EDWARD STEIN: We have stigma associated with biological conditions and genetic conditions and characteristics that are innate inborn and not a choice. And the mere showing that they— that people are born that way does not lead to liberation around those characteristics.
ELAH FEDER: People with certain genetic disabilities.
EDWARD: Yeah, certain people with people with genetic disabilities and— and for that matter, it's not what led to racial equality or sex equality. You know, in our sort of unsophisticated hundred years ago attitude was certainly to acknowledge that men and women were biological difference— had biological differences and yet men were better than women 100 years ago and men, you know— that was the view. And so, by— merely showing that a difference is genetic, biological, inborn, innate—does not lead to equality.
ELAH FEDER: But even if it doesn’t lead to equality, there is value in understanding human sexuality. In the pursuit of knowledge for its own sake.
EDWARD: On the other hand we shouldn't be <<sighs>> starry eyed and idealistic about it. The truth— the truth is a good thing to be striving for. But the truth doesn't always set us free. We can find unhappy things when we look for the truth and the truth can be used by bad people for bad things.
ELAH FEDER: Do we really want to prove that people are born gay? On the one hand, we’d have an answer to ex-gay therapy and to people who think that gay people shouldn’t be teachers because they might influence kids. But at the same time, this work also paves the way for selective abortions and gene therapy and so-called surgical “cures.” Science does not always lead to justice.
<<Super bowl clip plays>>
ELAH FEDER: This year at the Super Bowl halftime show, Lady Gaga performed “Born This Way.” She’s dancing in a metallic leotard, there are pyrotechnics in the background, and she’s singing—
LADY GAGA: “No matter gay, straight, or bi, lesbian, transgender life/I’m on the right track baby/I was born to survive.”
ELAH FEDER: And the whole time, the crowd is cheering and waving. When she turns the mic to them, they sing the lyrics back to her.
<<crowd sings back>>
ELAH FEDER: I got tingles. But as good as it feels watching a tribute to diversity at this epic, all-American arena, if you think about it, saying you’re “born this way”—it’s not exactly a proud position. It’s kind of like saying, “I can’t help it.” The Macklemore song from a few years ago really spells it out.
SAME LOVE SONG: I can’t change/Even if I tried/Even if I wanted to—
ELAH FEDER: I’ll admit, super catchy. But “I can’t change even if I tried, even if I wanted to”? It’s not exactly empowering.
ANNIE MINOFF: Funny enough, Magnus himself, in the thousand page tome where he cataloguing everything what he’d learned about homosexuality, he said we shouldn’t care so much about why people are gay.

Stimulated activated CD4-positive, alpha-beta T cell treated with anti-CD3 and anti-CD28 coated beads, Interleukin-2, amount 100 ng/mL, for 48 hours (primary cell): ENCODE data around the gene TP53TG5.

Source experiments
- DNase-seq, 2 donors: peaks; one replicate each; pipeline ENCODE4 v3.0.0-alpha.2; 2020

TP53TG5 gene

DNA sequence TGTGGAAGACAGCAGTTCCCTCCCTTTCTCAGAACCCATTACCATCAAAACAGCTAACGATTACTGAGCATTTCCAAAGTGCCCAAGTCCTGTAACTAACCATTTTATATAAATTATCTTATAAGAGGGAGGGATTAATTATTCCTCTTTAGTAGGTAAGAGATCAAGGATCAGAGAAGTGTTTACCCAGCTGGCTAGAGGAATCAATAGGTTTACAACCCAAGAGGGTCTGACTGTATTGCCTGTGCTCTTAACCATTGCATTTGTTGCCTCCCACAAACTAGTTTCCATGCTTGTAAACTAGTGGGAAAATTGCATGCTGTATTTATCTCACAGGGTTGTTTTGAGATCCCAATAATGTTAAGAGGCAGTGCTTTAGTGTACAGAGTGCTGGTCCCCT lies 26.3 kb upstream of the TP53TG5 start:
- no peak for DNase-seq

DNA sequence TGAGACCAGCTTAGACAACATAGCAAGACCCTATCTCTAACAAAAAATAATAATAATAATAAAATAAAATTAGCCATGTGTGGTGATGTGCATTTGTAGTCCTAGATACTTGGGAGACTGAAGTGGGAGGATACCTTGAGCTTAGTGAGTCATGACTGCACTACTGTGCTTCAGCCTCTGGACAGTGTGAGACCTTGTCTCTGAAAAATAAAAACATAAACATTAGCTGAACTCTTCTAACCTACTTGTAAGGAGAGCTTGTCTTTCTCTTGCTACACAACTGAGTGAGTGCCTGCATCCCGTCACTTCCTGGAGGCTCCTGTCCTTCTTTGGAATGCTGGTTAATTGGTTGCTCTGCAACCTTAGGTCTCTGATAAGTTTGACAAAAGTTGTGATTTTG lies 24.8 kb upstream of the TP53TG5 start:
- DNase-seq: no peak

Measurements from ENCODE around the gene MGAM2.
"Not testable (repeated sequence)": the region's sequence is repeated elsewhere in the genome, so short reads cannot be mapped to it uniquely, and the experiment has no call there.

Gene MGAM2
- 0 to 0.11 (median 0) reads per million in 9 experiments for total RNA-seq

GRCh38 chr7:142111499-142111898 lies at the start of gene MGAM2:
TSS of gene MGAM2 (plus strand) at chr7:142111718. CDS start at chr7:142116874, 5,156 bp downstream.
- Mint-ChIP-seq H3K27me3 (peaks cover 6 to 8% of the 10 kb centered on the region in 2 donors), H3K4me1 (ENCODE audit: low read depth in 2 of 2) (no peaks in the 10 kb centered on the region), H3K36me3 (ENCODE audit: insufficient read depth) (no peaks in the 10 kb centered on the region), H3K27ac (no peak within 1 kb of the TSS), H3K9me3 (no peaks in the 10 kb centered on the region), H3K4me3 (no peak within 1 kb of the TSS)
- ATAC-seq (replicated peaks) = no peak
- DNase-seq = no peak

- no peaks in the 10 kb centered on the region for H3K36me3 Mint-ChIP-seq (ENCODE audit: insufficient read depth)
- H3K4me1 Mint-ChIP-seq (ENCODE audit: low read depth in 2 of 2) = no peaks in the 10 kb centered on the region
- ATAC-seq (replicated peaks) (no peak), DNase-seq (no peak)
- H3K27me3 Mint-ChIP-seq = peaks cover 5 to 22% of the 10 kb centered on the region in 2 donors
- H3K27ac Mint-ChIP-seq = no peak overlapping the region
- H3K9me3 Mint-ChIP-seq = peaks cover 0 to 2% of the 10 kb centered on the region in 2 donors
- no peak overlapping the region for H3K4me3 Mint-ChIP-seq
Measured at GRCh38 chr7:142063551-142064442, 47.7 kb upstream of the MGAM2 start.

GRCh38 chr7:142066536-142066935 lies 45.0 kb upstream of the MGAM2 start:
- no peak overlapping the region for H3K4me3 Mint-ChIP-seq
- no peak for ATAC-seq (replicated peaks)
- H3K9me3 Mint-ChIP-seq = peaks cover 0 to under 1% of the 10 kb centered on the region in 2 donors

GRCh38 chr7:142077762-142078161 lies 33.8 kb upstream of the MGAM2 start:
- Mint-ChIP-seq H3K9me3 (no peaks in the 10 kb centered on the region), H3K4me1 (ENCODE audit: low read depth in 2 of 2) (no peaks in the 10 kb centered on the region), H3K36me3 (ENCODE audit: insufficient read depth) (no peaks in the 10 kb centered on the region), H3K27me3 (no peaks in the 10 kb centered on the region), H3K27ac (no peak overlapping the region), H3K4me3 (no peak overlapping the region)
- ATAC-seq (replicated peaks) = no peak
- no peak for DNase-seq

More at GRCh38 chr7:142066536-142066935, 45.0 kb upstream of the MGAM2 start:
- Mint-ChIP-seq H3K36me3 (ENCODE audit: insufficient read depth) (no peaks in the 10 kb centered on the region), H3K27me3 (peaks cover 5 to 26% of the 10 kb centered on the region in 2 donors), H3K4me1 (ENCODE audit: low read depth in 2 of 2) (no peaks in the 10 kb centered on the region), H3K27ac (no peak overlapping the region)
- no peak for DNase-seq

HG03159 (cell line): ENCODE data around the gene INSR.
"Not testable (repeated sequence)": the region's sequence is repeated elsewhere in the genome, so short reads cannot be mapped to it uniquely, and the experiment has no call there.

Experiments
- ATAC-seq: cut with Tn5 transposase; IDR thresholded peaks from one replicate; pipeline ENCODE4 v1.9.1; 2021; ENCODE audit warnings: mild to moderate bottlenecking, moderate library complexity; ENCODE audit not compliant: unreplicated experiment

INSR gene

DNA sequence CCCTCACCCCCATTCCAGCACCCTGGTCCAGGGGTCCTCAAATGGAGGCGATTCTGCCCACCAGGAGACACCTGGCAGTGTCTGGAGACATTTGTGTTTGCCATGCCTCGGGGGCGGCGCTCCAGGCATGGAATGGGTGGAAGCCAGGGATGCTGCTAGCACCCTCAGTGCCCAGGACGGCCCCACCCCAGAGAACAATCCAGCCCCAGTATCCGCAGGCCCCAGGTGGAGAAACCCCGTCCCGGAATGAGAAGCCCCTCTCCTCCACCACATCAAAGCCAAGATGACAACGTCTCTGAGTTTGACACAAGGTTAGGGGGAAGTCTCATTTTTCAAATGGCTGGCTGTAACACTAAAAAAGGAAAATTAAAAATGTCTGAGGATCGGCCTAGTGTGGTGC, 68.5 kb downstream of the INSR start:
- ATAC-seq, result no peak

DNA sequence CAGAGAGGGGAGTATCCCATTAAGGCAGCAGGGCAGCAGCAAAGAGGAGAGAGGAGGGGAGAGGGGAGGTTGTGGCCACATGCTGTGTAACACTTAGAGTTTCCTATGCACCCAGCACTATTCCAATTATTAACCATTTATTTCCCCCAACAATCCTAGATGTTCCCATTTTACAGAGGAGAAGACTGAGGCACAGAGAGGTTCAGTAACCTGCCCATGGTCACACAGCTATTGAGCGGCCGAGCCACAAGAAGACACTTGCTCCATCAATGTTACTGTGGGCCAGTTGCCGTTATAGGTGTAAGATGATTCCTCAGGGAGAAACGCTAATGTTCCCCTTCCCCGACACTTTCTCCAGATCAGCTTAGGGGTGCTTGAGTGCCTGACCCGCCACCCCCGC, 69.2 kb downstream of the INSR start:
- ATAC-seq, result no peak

MAGNUS HIRSCHFELD: The question “why” is not only just a sign of learning, but is also frequently a childish limitation. If people wanted to know why there are mammals or why people exist, they would hardly be satisfied with any answer. We look at the fact of their existence as something taken for granted and that is what we should also do with homosexuality.
ELAH FEDER: Of course, we do want to know why mammals exist, and we want to understand human sexuality. So maybe we can keep asking what causes sexual orientations, as long as we keep in mind that research can be used both to help and to harm. But when it comes to advocating for rights, maybe we need to set aside arguments about biology and go back to that old Lavender song.
<<LAVENDER SONG plays out>>
ELAH FEDER: Not worrying about how or why. Just acknowledging that some people are different from the others. And there isn’t anything wrong with that.
ELAH FEDER: Undiscovered is reported and produced by me, Elah Feder.
ANNIE MINOFF: And me, Annie Minoff. Our editor is Christopher Intagliata.
ELAH FEDER: Special thanks this week to Liat Fishman for translation from German, Shane McMillan for production help in Berlin, to Tobias Enzenhofer and CharlesBergquist for voice work.
ANNIE MINOFF: Thanks also to Danielle Dana, Christian Skotte, Brandon Echter and Rachel Bouton. Fact-checking help from Michelle Harris. Original music by Daniel Peterschmidt. I am Robot and Proud wrote our theme.
ELAH FEDER: And finally, thank you to our launch partner, the John Templeton Foundation.
ANNIE MINOFF: Find more Undiscovered on twitter @undiscoveredpod or on our website undiscoveredpodcast.org.
ELAH FEDER: Thanks for listening. And yes also review us on iTunes.
ANNIE MINOFF: Yeah. Do that. Please. We’ll see you soon.